It is acceptable to have restrictive covenants contained in the Kuwaiti contract of employment, provided that the employee has become acquainted with the employer's clients or the secrets of the business and the covenants are reasonably drafted in relation to their duration, geographic scope and the nature of the business to be protected. Parties are permitted to include a liquidated damages clause in the contract of employment as it is generally not possible to obtain an injunction in Kuwait; however, any such penalty should not be exorbitant. Non-compete clauses and customer non-solicit clauses typically last no longer than 12-24 months. Employee non-solicits are also permissible.

 

CONTRACT OF EMPLOYMENT IN KUWAIT

Under Kuwaiti Labour Law, the employee needs to sign a written employment contract in Arabic and in a second language upon the request of an employee. In the case of a dispute, the Arabic version prevails over an employment contract in any other language. An employment contract can be for either a definite or indefinite term. A definite-term employment contract should not exceed five years and should not be for less than one year. After the initial fixed period, the contract can be renewed, or is deemed to be renewed if both the parties continue performance following the expiry date. An employee of a foreign employer who physically works in Kuwait typically signs two contracts: an employment contract with the foreign (or primary) employer; and an employment contract with the agent (or secondary) employer. The second, or local, contract is an essential part of the work permit application and for the purposes of Kuwait law, the local employment contract is the official contract that is registered by the agent with the MSAL. Although the first employment contract outlined here is optional, it is widely used by foreign employers to provide the full foreign employment structure and benefits to employees, while at the same time complying with the Labour Law.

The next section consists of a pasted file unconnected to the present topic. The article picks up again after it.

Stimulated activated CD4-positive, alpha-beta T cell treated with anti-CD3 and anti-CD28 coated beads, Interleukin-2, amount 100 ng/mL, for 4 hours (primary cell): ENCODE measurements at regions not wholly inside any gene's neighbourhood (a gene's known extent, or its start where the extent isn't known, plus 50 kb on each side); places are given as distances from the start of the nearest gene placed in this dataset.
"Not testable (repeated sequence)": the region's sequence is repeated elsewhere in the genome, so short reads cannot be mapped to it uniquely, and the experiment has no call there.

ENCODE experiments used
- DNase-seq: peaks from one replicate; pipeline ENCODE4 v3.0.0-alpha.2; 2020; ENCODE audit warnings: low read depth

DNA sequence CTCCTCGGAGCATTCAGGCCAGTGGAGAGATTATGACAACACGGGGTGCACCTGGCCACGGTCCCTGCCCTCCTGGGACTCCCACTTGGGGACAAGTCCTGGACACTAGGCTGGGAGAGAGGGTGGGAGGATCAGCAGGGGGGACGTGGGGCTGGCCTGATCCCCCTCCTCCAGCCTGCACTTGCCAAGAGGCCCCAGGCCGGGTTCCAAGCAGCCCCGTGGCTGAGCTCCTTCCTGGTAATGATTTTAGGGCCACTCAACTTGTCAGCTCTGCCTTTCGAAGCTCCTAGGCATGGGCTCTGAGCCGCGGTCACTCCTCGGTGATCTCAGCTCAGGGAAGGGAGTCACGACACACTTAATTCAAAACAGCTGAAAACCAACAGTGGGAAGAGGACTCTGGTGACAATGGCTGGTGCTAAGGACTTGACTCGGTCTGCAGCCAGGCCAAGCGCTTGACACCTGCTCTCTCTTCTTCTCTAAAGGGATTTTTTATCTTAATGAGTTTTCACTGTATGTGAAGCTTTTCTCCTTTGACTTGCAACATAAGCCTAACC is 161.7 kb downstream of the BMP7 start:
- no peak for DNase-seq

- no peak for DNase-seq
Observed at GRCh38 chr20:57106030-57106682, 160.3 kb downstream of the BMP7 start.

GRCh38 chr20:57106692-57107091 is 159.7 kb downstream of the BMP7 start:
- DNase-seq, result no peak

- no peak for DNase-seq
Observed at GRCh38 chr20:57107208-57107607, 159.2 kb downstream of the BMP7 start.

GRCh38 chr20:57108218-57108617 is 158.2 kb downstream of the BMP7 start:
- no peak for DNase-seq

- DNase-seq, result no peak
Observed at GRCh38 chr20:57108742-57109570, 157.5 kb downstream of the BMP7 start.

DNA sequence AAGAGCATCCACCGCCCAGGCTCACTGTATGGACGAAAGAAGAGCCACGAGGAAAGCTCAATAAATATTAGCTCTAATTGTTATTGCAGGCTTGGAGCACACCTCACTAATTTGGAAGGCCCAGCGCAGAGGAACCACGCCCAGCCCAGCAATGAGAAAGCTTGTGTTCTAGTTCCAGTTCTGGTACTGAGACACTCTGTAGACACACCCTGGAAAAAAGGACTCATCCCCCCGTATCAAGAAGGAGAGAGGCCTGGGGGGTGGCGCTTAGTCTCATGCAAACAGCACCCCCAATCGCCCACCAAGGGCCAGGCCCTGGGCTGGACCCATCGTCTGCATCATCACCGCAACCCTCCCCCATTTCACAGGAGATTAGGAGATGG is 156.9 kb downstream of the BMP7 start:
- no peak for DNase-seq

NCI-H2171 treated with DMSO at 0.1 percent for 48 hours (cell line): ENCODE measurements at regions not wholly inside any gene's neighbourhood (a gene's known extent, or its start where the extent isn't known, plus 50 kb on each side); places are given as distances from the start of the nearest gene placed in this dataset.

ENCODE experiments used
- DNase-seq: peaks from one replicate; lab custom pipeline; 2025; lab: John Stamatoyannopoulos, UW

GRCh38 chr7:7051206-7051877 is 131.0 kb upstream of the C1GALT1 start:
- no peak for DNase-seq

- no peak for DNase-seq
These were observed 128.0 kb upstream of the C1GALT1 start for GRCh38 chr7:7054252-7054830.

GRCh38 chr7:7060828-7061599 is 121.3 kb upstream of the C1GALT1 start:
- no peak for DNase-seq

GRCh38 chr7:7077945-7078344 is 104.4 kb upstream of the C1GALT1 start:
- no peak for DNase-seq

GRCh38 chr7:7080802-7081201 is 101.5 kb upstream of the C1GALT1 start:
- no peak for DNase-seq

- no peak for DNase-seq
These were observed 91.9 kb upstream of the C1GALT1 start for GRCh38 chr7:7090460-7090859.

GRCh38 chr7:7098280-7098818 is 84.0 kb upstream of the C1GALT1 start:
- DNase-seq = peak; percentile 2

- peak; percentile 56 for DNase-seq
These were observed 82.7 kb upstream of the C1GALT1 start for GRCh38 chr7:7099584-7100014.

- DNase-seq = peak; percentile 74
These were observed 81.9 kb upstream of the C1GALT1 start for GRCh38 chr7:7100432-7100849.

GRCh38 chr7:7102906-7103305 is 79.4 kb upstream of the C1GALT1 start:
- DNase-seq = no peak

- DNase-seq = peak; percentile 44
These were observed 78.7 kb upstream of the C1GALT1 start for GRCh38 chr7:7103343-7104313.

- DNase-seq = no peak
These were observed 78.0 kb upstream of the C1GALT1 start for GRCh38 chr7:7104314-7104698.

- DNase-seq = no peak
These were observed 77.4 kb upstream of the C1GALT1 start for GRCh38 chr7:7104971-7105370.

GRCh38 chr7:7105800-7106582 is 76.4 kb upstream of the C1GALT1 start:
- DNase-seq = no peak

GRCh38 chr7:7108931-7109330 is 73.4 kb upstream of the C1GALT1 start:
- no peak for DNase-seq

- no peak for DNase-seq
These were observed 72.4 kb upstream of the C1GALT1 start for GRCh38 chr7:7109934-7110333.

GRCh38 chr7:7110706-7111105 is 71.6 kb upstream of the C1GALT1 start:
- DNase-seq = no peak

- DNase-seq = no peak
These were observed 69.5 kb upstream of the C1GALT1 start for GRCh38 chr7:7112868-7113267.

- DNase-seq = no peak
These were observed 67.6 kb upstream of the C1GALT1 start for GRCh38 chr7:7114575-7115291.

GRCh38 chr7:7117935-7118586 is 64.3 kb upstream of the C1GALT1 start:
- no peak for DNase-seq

MATERNITY AND PATERNITY LEAVE

Expectant mothers in Kuwait are entitled to 70 days’ paid maternity leave, and up to four additional months’ unpaid leave. There are no provisions in Kuwaiti law regarding paternity leave.

 

SICKNESS LEAVE